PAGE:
Thanks to Tom Tomfohrde of Hilton Head Island for sharing the story of an epic father-son fishing trip.
'A Winter Fish Story'
By Tom Tomfohrde
In February, Merry Harlacher, Jim Delligatti, John Nowacek and I, all from Hilton Head Island, flew to Puerto San Jose, Guatemala, for the "world's best sailfishing."
We thought the special thing about this four-day trip was that we could be joined by our sons from across the United States -- Washington, Colorado, Florida, Pennsylvania and Virginia.
Indeed, we had a ball, fishing from three charter boats. We raised 132 sailfish to the bait and brought 101 to the boats, where all were released unharmed.
We also caught mahi-mahi, most of which became lunch on the boats or dinner at the lodge.
But the real fish tale was about to unfold.
On the third day, I brought a lovely mahi-mahi cow (female) to the boat. Capt. Carlos said, "That fish is in love; see her husband (a large male, or bull) swimming behind her?"
I said, "Let's not break up a happy family," and the female was released to swim away with her mate.
"I hope the lord of the sea blesses us for our good deed," I said.
Shortly thereafter, Rick Tomfohrde, Merry and I hooked three large sailfish nearly simultaneously.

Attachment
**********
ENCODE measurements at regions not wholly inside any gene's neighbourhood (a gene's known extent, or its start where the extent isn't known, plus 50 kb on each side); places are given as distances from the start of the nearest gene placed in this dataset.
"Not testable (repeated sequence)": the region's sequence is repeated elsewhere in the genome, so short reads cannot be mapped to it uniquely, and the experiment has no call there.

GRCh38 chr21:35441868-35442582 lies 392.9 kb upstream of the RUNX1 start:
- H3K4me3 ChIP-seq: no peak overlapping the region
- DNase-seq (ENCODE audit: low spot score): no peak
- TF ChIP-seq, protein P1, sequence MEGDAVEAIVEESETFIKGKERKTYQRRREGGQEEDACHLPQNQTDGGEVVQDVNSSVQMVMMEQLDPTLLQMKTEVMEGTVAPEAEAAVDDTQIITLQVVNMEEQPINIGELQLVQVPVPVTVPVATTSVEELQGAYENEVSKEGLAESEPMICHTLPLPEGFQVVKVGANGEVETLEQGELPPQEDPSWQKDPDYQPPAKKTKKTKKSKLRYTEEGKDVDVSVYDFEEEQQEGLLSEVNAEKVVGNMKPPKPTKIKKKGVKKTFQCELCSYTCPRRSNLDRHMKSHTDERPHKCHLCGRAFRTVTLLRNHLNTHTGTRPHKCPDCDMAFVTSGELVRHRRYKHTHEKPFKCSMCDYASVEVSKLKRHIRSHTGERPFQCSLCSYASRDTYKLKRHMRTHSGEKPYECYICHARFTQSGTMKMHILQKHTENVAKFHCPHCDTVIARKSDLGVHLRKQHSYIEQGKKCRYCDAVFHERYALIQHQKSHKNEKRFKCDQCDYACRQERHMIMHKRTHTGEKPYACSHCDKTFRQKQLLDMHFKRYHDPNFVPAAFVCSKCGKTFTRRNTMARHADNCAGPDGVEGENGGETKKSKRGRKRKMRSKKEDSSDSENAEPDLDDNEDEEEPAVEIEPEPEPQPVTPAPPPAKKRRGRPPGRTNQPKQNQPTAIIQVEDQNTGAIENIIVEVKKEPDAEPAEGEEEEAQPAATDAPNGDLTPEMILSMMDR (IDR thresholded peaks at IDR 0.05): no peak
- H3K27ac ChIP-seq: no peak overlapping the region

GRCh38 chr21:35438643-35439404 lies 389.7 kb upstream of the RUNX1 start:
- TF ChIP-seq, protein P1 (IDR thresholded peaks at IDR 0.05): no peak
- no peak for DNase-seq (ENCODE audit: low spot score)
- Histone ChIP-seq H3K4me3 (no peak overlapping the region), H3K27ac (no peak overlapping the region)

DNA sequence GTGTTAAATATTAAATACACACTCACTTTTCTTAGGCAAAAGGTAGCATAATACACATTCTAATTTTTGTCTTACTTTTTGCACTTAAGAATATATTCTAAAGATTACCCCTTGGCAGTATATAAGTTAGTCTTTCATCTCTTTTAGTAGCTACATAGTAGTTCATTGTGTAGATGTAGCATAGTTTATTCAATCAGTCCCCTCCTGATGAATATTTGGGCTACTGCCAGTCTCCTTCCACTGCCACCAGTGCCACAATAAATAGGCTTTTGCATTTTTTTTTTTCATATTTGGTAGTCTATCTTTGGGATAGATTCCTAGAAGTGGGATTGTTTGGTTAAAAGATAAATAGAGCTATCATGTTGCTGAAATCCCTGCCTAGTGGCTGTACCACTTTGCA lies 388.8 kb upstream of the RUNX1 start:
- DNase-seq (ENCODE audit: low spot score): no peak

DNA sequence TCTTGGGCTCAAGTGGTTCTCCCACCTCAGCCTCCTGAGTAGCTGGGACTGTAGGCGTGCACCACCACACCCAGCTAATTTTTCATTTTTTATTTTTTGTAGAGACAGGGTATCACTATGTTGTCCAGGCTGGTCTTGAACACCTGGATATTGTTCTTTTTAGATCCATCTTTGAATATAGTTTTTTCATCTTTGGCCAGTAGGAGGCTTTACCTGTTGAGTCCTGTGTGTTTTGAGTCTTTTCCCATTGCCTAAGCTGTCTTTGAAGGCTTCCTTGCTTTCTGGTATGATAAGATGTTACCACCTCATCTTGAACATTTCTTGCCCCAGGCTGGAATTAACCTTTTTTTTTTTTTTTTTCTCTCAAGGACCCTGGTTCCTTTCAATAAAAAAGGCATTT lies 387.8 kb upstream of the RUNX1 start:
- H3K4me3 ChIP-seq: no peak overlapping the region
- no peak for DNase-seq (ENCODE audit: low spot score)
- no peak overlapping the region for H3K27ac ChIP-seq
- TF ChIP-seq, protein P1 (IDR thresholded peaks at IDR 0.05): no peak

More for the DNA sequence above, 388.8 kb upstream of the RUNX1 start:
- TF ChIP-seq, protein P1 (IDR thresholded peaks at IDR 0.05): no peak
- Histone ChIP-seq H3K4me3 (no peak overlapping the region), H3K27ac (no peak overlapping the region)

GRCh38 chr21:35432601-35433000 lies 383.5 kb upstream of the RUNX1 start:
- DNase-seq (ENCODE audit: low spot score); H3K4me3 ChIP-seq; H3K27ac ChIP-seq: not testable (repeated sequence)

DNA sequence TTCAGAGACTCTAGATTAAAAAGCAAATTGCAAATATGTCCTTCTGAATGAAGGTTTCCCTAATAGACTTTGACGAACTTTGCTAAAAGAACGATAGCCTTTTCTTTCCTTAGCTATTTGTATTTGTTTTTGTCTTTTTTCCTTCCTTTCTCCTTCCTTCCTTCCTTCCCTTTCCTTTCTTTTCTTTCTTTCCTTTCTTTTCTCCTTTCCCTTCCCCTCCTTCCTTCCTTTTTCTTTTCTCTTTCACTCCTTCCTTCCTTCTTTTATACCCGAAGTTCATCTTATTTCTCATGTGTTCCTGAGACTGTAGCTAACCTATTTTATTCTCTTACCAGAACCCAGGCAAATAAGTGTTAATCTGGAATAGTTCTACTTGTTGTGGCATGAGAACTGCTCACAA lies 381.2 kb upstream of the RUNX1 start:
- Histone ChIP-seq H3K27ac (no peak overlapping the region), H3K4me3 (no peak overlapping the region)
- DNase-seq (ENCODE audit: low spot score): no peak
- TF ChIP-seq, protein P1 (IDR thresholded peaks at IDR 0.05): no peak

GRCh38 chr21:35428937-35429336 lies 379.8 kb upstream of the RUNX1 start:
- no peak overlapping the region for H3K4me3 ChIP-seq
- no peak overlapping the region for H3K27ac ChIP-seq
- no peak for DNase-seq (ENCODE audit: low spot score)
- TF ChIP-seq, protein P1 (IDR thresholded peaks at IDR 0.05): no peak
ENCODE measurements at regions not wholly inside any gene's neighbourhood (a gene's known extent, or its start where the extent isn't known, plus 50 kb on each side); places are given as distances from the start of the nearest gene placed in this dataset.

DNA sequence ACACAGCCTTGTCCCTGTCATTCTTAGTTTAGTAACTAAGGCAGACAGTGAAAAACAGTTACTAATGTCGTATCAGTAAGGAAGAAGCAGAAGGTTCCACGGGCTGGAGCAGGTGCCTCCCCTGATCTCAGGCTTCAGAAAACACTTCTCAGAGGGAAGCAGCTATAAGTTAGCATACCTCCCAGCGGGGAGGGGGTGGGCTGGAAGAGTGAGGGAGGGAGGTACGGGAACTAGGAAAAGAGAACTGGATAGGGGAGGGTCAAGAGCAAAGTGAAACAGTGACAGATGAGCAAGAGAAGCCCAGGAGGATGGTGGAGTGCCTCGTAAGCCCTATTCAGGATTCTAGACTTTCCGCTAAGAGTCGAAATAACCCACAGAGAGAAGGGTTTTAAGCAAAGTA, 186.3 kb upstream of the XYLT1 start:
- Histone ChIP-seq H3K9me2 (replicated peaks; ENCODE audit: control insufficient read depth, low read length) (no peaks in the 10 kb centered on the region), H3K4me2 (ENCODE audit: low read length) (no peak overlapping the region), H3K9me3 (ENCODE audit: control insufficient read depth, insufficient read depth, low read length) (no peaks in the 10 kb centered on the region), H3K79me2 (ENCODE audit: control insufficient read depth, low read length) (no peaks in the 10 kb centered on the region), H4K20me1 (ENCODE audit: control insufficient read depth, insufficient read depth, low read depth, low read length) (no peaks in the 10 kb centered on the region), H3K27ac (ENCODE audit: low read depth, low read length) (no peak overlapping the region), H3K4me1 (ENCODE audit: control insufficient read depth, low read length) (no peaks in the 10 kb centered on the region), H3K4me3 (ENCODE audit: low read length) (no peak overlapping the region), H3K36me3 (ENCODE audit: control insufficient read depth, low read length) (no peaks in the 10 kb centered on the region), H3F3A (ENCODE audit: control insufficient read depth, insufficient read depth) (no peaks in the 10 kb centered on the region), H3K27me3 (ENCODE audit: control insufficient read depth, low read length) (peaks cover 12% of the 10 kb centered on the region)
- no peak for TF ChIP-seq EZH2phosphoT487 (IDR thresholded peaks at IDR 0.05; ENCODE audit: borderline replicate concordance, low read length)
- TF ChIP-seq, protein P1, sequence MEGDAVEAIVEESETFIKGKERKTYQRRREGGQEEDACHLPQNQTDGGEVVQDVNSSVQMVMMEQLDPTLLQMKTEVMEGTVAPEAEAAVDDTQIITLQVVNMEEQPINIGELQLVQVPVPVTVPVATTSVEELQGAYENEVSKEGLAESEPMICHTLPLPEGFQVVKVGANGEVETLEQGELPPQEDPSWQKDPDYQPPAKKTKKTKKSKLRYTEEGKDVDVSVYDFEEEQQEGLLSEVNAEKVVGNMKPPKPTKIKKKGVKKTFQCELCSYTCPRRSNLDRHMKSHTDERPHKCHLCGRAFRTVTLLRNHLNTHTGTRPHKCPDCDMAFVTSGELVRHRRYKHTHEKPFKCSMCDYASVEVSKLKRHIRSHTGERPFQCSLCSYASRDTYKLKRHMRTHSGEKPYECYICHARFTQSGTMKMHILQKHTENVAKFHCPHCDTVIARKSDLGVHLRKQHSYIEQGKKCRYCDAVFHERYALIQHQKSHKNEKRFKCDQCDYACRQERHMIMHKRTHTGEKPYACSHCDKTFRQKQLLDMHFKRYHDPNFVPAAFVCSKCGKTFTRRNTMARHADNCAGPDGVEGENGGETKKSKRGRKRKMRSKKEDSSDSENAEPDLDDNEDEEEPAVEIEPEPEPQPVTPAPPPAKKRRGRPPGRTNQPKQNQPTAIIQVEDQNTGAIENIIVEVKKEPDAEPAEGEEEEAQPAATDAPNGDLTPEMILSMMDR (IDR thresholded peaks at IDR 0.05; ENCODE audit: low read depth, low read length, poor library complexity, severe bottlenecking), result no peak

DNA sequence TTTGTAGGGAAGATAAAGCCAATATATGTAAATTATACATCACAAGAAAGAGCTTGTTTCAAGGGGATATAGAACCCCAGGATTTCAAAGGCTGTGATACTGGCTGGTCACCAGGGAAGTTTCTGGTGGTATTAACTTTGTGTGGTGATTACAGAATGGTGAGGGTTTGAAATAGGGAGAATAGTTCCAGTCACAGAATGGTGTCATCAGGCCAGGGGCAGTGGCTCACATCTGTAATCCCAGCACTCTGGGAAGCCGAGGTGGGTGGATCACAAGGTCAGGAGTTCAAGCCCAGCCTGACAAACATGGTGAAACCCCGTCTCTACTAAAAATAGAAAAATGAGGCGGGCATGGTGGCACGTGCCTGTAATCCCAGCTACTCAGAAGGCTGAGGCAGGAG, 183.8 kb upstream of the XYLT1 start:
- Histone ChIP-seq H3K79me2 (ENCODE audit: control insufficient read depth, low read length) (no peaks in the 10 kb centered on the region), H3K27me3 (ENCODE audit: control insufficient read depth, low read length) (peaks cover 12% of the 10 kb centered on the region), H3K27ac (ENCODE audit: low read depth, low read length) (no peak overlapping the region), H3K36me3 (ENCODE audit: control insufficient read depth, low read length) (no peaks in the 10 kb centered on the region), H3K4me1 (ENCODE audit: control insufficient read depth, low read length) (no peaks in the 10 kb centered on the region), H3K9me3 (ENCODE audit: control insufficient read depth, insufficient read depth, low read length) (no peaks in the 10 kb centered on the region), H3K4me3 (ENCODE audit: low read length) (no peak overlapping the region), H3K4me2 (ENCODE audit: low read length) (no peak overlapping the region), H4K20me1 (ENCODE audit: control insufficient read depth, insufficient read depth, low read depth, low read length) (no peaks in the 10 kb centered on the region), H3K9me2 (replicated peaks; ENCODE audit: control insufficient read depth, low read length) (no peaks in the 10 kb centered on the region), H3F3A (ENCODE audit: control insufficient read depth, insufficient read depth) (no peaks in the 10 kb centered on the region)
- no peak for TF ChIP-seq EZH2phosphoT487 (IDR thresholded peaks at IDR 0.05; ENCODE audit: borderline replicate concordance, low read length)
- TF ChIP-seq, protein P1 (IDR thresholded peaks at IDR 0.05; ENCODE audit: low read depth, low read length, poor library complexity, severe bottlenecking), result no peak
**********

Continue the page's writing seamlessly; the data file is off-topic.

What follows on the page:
A "triple" landing on sailfish is highly unusual. Most anglers never have the experience in a lifetime of fishing.
But as the mate was frantically reeling in the fourth line to get it out of the way, another sailfish crashed the bait.
Four 120-pound sailfish were simultaneously running and jumping in all directions.
The mate, Jorge, set the drag to allow the fourth fish to run out slowly, while we played the first three fish, which all were released unharmed. The first angler to release a fish grabbed the rod with the fourth fish still hooked and jumping, now far from the boat.
Most experienced fishermen would agree that landing a "quad" of sailfish is impossible because lines will be cut immediately if they cross while running under high tension.
However, the fourth fish was landed safely, a feat that none of the anglers had ever heard of and never expect to see again.
The crew was so excited that the second mate, Christian, jumped into the water with a camera to take a photo of the fourth fish, with the name of the boat, before it was released to swim away safely.
I'd like to say it was the skill of the anglers, but more importantly, it was the skill of an outstanding captain who handled the boat like a sports car to help keep the fish separated.
But most importantly, it was our blessing from the lord of the sea.
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